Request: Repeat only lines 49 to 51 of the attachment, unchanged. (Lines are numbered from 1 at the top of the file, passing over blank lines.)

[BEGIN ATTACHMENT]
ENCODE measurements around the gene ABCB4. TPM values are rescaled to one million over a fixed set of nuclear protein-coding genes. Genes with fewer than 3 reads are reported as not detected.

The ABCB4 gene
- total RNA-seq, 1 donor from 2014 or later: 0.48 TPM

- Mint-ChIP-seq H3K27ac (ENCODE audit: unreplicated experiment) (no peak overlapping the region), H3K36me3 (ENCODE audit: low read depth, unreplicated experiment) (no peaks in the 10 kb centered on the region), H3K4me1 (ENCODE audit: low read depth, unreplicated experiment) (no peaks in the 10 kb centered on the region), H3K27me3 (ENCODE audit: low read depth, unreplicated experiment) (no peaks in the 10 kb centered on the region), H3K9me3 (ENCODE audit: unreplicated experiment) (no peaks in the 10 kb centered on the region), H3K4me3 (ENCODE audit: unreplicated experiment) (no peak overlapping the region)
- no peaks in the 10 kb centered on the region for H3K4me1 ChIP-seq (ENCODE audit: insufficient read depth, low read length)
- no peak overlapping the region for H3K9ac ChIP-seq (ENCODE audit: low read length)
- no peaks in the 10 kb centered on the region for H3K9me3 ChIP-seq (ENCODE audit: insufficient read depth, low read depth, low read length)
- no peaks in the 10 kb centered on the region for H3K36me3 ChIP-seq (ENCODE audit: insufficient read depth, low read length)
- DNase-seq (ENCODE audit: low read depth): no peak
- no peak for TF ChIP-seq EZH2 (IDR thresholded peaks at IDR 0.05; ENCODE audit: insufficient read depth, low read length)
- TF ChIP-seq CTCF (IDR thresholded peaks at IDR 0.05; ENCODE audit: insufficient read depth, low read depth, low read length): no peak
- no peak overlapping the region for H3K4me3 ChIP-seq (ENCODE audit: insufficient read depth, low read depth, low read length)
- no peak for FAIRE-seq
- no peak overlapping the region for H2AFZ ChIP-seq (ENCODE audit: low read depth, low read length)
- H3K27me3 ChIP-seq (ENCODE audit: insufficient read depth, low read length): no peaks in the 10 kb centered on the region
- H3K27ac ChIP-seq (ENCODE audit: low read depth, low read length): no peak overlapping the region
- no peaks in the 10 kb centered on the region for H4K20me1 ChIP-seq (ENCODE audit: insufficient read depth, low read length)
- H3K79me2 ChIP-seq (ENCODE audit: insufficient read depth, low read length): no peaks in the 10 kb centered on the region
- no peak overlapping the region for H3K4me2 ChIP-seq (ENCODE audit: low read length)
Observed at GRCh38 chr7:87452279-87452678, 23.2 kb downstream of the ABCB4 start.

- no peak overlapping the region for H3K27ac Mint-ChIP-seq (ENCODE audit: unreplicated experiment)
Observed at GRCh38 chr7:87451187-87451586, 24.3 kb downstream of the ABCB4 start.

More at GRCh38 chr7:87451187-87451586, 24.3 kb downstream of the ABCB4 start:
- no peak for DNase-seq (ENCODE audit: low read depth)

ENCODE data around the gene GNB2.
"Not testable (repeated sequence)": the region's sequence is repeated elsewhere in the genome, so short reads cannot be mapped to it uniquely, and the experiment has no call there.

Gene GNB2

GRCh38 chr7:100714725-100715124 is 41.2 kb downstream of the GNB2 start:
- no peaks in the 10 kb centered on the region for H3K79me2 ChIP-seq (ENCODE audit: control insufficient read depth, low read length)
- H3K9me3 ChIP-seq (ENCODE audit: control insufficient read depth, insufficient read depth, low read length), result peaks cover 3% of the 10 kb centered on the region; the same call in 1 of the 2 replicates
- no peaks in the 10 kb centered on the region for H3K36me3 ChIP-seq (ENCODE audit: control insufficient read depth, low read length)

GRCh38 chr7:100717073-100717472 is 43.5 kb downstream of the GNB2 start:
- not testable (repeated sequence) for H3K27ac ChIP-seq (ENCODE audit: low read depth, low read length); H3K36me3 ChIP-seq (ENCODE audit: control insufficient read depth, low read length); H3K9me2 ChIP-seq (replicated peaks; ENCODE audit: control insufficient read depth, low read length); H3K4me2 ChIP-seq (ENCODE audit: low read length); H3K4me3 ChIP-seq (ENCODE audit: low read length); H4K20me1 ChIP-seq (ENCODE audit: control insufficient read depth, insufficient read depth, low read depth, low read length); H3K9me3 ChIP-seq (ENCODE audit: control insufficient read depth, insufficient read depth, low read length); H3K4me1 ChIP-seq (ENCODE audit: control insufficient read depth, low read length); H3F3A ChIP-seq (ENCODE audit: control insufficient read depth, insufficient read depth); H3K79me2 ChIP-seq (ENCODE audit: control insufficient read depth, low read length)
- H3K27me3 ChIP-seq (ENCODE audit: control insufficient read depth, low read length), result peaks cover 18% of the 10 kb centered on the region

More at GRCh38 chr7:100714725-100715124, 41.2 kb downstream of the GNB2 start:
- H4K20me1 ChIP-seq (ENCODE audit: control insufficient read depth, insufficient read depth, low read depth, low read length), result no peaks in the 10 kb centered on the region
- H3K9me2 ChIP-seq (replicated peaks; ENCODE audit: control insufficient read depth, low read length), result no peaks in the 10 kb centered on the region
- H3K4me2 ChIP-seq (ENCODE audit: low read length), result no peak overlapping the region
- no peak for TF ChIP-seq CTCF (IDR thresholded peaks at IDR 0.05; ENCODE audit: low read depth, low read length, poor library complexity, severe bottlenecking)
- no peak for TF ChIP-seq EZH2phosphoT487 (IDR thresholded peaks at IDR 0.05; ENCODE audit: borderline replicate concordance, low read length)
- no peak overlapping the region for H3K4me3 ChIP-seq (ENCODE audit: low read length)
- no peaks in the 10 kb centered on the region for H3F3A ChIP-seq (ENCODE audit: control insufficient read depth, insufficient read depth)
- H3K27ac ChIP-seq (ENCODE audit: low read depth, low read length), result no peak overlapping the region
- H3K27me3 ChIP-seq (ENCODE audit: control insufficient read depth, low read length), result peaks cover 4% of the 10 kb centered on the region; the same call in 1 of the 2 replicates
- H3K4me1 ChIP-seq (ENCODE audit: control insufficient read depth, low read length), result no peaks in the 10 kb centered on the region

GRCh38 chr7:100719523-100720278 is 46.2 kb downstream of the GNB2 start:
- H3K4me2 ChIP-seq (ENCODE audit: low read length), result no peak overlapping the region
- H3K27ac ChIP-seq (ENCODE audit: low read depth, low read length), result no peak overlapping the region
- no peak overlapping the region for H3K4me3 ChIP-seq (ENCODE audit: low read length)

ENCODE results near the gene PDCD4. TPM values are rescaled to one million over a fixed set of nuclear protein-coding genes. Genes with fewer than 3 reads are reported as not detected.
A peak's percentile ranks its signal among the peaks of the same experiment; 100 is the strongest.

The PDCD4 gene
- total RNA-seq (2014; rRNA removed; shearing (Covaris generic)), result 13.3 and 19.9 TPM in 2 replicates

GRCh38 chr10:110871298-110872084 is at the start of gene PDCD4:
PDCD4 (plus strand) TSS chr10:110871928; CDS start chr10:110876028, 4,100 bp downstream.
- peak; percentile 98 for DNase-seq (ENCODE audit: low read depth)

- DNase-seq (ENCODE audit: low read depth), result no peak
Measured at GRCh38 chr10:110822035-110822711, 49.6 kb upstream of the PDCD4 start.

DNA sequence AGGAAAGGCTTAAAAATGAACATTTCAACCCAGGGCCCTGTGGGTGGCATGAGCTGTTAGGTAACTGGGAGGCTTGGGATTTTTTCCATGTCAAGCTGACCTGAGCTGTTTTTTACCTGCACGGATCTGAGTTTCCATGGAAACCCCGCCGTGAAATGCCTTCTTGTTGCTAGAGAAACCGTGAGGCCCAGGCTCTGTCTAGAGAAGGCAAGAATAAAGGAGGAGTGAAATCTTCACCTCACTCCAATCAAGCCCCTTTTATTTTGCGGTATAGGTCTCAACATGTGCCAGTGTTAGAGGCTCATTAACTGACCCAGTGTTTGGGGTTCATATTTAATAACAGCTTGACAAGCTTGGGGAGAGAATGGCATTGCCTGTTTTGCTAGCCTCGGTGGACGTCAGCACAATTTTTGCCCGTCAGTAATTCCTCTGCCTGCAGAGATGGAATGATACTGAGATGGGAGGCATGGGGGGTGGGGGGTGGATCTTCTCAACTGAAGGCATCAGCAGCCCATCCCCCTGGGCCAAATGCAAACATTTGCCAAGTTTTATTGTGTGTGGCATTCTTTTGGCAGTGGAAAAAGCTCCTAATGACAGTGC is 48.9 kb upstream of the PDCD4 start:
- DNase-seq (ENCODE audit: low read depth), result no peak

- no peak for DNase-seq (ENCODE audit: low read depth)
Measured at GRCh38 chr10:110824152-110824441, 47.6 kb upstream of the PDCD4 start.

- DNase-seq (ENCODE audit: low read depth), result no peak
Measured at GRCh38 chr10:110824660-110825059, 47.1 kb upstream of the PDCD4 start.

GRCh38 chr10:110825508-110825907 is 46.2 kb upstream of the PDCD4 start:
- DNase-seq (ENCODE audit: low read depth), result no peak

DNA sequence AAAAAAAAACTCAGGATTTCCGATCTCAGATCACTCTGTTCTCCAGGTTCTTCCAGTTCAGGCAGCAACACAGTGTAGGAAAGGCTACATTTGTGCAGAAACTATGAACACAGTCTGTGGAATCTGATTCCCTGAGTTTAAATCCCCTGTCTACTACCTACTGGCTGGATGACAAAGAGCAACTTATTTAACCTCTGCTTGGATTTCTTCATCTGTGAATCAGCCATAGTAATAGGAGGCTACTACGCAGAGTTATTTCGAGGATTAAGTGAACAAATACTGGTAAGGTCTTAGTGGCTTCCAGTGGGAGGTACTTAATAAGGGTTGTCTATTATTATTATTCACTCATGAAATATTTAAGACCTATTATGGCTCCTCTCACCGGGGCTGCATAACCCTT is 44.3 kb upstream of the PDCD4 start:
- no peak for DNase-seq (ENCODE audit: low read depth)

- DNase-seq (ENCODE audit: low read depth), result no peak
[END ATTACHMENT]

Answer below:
- no peak overlapping the region for H3K4me3 ChIP-seq (ENCODE audit: low read length)

ENCODE results near the gene PDCD4. TPM values are rescaled to one million over a fixed set of nuclear protein-coding genes. Genes with fewer than 3 reads are reported as not detected.
A peak's percentile ranks its signal among the peaks of the same experiment; 100 is the strongest.